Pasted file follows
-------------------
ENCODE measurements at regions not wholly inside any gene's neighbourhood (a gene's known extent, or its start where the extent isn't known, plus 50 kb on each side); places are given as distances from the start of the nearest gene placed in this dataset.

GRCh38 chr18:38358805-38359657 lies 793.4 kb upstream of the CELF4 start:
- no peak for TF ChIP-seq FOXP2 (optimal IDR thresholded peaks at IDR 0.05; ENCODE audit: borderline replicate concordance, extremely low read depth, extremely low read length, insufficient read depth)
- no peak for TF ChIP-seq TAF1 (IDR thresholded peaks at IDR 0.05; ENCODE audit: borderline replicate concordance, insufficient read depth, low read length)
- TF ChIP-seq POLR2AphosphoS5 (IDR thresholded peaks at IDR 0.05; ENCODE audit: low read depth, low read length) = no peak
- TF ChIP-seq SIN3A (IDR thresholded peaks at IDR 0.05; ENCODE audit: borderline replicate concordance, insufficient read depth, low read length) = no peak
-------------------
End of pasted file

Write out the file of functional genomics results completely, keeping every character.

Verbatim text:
ENCODE measurements at regions not wholly inside any gene's neighbourhood (a gene's known extent, or its start where the extent isn't known, plus 50 kb on each side); places are given as distances from the start of the nearest gene placed in this dataset.

GRCh38 chr18:38358805-38359657 lies 793.4 kb upstream of the CELF4 start:
- no peak for TF ChIP-seq FOXP2 (optimal IDR thresholded peaks at IDR 0.05; ENCODE audit: borderline replicate concordance, extremely low read depth, extremely low read length, insufficient read depth)
- no peak for TF ChIP-seq TAF1 (IDR thresholded peaks at IDR 0.05; ENCODE audit: borderline replicate concordance, insufficient read depth, low read length)
- TF ChIP-seq POLR2AphosphoS5 (IDR thresholded peaks at IDR 0.05; ENCODE audit: low read depth, low read length) = no peak
- TF ChIP-seq SIN3A (IDR thresholded peaks at IDR 0.05; ENCODE audit: borderline replicate concordance, insufficient read depth, low read length) = no peak